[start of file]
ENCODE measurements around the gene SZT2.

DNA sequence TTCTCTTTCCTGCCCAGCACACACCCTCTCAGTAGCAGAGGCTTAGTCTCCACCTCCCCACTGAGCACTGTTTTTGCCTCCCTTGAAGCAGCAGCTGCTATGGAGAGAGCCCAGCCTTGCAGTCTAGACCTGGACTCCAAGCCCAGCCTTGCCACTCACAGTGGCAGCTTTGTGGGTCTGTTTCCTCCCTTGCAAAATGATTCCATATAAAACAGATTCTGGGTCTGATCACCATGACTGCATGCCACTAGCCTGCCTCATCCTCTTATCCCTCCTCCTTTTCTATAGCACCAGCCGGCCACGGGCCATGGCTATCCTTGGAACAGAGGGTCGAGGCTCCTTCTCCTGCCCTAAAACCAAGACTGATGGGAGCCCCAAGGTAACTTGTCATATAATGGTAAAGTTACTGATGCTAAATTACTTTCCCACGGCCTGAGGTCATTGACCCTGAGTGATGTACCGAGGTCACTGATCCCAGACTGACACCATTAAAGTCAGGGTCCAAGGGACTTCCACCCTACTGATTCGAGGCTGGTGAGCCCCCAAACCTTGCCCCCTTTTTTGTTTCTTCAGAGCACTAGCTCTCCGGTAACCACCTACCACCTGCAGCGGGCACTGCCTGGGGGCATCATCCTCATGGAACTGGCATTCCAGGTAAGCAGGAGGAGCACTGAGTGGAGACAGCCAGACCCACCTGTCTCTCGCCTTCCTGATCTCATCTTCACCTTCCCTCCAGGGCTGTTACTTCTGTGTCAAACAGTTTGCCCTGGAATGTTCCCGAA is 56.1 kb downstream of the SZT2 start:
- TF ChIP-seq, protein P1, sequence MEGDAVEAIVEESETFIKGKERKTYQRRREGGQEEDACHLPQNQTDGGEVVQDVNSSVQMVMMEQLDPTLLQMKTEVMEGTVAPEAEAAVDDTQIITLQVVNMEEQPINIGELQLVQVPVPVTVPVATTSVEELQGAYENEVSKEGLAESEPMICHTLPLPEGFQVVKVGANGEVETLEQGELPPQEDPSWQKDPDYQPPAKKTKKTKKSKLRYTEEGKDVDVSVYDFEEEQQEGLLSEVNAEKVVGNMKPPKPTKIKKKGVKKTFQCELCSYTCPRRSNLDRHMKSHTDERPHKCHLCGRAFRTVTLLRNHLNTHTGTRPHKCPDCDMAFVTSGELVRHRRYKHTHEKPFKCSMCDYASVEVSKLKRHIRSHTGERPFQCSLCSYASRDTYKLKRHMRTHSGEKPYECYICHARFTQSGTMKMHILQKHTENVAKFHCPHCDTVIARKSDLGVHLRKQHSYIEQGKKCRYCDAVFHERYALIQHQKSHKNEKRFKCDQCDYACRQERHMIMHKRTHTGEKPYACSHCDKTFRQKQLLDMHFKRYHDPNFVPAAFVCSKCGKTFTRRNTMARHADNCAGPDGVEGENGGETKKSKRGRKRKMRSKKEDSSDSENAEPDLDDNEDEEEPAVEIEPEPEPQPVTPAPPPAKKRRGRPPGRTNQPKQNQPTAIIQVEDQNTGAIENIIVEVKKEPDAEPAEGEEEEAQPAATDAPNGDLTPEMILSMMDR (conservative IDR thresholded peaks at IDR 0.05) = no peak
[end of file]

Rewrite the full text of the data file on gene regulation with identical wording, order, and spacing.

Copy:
ENCODE measurements around the gene SZT2.

DNA sequence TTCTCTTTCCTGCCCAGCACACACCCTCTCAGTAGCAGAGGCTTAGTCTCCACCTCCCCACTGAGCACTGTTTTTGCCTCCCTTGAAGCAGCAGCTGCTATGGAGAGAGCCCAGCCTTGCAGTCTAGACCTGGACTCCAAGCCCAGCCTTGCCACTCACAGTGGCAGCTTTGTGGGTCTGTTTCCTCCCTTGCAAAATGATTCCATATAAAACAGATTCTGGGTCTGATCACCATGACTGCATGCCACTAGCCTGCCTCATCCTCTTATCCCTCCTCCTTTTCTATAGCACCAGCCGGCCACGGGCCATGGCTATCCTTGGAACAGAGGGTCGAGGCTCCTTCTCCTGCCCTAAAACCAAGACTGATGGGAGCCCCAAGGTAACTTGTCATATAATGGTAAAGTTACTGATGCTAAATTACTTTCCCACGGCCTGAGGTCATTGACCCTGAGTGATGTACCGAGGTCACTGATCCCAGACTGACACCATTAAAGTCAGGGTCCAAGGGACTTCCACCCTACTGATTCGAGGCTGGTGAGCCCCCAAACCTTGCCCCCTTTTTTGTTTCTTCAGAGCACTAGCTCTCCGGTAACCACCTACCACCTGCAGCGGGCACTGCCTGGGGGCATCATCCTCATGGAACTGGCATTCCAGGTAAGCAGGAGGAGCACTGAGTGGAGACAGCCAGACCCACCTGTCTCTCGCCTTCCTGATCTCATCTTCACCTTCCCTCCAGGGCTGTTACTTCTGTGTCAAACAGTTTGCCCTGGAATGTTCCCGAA is 56.1 kb downstream of the SZT2 start:
- TF ChIP-seq, protein P1, sequence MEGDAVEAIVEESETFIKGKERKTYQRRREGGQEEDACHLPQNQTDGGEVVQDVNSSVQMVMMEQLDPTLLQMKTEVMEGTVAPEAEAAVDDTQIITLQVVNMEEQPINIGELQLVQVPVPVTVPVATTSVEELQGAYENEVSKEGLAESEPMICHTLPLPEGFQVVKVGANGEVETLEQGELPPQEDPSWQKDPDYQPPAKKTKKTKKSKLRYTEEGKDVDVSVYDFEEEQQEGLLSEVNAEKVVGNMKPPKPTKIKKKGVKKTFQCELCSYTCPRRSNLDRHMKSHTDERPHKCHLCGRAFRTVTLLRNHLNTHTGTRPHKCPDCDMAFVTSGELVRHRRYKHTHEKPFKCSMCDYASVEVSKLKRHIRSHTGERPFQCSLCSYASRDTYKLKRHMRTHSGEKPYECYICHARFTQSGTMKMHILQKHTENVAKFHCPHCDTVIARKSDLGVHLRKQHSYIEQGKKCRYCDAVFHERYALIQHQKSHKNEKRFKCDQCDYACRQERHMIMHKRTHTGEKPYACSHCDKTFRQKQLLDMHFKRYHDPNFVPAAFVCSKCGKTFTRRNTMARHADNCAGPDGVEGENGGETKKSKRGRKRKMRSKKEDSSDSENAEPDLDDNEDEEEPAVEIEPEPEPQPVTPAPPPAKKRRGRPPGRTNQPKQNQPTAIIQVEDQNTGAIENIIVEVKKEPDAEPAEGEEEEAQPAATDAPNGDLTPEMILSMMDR (conservative IDR thresholded peaks at IDR 0.05) = no peak